Friday, August 3, 2012
The Future of Ebook Publishing at RWA 2012
Pay attention to romance. Study it. Read it. No other genre does a better job of getting inside the heads of readers, especially female readers. Even if you write thrillers, mysteries, historical fiction, science fiction, fantasy or even horror, your books will probably get better if you study romance. Romance writers are among some of the finest storytellers of interpersonal relationships. If you want your readers to care what happens next to your characters, study the masters.
Romance readers are voracious book consumers. This is where you'll find the book-a-day crowd. Romance authors were among the first to embrace ebooks, and were some of the first authors to adopt ebook publishing best practices such a series writing, free series starters, low prices, unified and compelling cover design, author branding and reverted-rights publishing.
So it was with great appreciation that I accepted the invitation to speak at the annual Romance Writers of America (RWA) 2012 conference in Anaheim last week. They invited me to give two presentations. The first presentation was before their Published Authors Network group, and the topic was The Future of Book Publishing. I've embedded the presentation at the bottom of this post. The second presentation focused on ebook publishing best practices.
Rebecca Forster, and like a good romance writer she advised me, "tell your wife no worries. You came home to her!"
I met with multiple authors at RWA, and it was cool to see so many of them are already using Smashwords to publish and distribute their books.
My talks would have been considered blasphemy just a couple years ago. Now things are different.
During one of the luncheons, the keynote speaker spoke about how ebook self-publishing is creating exciting new opportunities for authors. Sitting beside me was Delle Jacobs, another romance bestseller, long-time RWA member, and Smashwords author for over two years (view Delle's author page here). Delle was near-giddy with excitement that such pro-indie sentiment was now front and center at RWA.
The hallways were abuzz with the same excited talk about the opportunities presented by ebook self-publishing. Later I met with Smashwords author Bella Andre (view Bella's author page here), who had just learned several of her titles would would appear in this upcoming week's August 5 edition of the New York Times bestseller list. If you've ever spent time with Bella, you know her love of romance novels, romance readers and romance e-publishing is infectious. What you may not know is that she, like many successful romance authors, is a smart business woman. She graduated from Stanford with a degree in economics. She studies romance with the analytic precision of a neuroscientist. If you knew how much she's going to earn this year self-publishing romance ebooks, it would probably blow your mind. Bella is not alone in her success.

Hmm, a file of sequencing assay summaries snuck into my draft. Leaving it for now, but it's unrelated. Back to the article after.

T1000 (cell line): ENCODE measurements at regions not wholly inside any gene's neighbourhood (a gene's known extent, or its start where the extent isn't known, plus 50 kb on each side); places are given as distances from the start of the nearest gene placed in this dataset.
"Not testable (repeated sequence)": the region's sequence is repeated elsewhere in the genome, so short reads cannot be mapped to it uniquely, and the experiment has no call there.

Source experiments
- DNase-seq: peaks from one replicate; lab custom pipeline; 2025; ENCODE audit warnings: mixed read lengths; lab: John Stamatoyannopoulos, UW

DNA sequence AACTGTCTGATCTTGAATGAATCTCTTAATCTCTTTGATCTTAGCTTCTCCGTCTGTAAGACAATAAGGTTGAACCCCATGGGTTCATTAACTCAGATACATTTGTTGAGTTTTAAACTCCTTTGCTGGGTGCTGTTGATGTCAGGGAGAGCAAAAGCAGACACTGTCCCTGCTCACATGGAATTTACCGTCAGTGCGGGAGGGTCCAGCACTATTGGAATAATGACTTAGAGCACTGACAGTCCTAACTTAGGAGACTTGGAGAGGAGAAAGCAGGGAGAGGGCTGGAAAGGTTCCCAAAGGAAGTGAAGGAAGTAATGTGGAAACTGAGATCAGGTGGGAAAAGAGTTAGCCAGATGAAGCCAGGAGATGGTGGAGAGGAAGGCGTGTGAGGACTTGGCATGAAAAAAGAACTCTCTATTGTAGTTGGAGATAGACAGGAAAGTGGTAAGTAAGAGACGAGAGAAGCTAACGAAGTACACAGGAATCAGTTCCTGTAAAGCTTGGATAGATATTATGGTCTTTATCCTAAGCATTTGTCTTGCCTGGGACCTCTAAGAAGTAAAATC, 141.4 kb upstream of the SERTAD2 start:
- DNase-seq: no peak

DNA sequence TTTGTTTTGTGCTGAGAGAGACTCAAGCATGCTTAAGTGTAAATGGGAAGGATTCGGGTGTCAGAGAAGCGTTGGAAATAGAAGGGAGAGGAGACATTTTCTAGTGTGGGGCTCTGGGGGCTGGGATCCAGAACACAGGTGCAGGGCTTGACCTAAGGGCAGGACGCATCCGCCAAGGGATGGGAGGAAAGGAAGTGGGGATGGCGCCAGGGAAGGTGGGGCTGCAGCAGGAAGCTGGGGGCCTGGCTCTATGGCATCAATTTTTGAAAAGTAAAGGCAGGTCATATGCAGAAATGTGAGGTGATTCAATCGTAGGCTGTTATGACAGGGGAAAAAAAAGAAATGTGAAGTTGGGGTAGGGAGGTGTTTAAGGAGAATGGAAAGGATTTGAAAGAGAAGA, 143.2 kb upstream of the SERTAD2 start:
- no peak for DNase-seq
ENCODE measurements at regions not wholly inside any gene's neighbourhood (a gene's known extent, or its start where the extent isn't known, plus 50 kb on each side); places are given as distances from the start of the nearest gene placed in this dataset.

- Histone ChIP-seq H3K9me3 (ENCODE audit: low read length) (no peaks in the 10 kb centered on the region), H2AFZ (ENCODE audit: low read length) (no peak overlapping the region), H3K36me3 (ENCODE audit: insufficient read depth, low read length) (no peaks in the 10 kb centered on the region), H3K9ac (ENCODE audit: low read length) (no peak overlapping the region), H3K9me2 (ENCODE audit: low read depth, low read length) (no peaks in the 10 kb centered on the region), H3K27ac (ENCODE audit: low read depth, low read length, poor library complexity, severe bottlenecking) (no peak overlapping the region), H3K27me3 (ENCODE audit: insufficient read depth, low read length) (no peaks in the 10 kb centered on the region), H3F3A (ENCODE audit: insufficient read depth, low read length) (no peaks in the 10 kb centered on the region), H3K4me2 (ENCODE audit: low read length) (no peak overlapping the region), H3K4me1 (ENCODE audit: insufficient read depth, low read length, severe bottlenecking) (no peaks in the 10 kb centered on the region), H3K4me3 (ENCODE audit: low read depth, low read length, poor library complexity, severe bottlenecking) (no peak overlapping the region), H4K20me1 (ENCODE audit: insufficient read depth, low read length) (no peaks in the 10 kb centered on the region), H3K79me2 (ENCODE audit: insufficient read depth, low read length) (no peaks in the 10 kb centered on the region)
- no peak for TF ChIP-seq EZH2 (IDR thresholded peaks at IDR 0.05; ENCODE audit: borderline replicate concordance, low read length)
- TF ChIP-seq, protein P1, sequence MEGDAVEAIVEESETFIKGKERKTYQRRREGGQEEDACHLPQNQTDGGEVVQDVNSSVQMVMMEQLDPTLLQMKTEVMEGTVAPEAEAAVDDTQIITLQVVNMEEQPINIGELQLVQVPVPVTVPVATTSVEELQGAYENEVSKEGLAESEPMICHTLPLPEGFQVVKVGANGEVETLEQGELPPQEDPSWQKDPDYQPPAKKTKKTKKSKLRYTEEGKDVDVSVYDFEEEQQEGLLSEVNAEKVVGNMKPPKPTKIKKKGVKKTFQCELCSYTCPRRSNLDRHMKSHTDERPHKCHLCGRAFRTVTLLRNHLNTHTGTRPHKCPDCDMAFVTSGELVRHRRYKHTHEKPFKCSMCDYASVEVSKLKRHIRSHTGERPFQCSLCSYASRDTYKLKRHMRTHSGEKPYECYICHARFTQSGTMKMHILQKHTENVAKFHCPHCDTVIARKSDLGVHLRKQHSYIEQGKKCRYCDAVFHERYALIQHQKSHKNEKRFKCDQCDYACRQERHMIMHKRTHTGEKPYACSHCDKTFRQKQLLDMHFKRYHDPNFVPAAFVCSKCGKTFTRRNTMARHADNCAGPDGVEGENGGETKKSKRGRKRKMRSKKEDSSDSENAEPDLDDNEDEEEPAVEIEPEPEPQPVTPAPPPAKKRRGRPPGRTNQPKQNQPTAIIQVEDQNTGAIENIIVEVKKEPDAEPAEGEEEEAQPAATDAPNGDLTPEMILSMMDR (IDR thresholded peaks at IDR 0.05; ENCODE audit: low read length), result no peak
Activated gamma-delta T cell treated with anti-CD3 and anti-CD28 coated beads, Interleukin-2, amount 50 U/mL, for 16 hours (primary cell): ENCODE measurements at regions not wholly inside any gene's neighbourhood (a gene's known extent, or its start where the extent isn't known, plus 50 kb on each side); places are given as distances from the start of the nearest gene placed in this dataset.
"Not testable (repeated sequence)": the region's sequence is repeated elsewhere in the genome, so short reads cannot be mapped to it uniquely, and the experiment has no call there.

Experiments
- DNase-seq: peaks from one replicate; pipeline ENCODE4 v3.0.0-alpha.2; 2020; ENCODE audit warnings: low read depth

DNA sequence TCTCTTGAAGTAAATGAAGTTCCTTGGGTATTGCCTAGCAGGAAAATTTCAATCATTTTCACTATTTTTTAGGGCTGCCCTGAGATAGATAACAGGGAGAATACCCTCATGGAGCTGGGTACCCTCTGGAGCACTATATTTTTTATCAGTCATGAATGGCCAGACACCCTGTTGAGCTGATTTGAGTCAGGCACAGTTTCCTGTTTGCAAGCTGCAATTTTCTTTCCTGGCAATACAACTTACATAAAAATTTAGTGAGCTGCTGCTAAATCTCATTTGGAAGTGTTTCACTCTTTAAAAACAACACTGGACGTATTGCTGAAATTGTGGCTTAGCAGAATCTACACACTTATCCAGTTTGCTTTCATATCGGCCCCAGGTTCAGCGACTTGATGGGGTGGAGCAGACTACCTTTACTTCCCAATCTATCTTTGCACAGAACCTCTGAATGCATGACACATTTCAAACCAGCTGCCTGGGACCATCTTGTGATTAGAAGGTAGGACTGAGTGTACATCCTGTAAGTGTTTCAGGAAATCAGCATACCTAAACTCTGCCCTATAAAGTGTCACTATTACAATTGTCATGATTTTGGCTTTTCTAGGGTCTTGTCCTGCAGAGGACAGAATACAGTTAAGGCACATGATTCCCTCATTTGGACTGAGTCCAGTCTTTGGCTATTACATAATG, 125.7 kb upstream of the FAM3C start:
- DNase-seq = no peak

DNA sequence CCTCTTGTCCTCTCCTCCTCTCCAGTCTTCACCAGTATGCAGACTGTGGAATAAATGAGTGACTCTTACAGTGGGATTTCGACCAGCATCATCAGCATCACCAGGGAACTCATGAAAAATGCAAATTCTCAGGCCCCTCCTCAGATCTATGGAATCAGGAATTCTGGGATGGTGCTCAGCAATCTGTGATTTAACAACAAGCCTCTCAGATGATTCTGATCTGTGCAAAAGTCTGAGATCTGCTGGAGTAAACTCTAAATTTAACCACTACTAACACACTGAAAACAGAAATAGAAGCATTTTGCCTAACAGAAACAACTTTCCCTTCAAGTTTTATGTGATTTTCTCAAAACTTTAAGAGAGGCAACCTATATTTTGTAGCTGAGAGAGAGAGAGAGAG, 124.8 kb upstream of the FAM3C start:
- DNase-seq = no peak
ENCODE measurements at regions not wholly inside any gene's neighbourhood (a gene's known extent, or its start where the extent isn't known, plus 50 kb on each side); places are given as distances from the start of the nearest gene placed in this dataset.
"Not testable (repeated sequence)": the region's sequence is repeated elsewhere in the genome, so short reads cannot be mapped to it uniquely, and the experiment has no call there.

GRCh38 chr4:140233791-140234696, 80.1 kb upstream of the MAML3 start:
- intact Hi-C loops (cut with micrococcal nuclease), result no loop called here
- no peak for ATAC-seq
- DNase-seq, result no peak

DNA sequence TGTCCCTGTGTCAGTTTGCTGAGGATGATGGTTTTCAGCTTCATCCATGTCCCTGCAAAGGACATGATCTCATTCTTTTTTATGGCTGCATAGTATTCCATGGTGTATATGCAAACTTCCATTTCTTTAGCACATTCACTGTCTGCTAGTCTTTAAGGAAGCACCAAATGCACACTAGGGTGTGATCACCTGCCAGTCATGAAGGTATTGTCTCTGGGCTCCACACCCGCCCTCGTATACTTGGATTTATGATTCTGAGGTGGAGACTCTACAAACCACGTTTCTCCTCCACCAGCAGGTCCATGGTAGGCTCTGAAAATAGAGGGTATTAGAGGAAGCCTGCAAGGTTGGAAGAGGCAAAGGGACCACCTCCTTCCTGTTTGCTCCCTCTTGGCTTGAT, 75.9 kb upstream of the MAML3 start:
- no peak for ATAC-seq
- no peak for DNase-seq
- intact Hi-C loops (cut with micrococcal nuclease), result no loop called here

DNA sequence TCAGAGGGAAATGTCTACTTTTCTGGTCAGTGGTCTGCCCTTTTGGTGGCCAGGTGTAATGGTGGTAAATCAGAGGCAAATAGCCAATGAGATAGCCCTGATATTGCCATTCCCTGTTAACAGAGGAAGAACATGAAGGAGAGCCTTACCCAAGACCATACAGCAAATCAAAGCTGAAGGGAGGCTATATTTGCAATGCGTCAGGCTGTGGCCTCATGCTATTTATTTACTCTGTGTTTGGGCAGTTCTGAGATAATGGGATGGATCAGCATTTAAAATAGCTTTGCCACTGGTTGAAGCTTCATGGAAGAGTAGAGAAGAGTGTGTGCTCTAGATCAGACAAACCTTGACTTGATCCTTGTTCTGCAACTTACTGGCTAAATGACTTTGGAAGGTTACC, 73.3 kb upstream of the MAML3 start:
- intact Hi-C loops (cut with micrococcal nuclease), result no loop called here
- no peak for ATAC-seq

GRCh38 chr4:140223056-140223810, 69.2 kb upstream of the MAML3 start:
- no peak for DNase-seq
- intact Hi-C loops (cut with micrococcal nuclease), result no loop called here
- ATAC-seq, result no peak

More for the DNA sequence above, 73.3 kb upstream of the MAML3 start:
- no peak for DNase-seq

The incoming president-elect of RWA is the incomparable Sylvia Day. Her Bared to You, published and distributed by Penguin, has been on the New York Times fiction ebook bestseller list for 11 weeks. Sylvia has also been publishing at Smashwords for over two years (view her Sylvia's author page here). Sylvia is one of a growing number of professional authors who realize the opportunity to operate in both worlds of indie and traditional.
These worlds are complementary to each other. Success in one world feeds success in the other. Authors who participate in both worlds will become more valuable to publishers, but also more expensive to sign. That's good for authors.
If you think these successful romance authors are random flukes, or the beneficiaries of a passing fad, you're underestimating them. These authors are the future. Learn from them.
The indie movement has gone mainstream with romance authors, and it's transforming the lives of writers for the better. I left the conference with firm conviction that the future of book publishing is brighter than ever for those authors who place themselves on the right side of history. Authors who delay their embrace of indie publishing will find themselves sidelined by those who have already seen the light.
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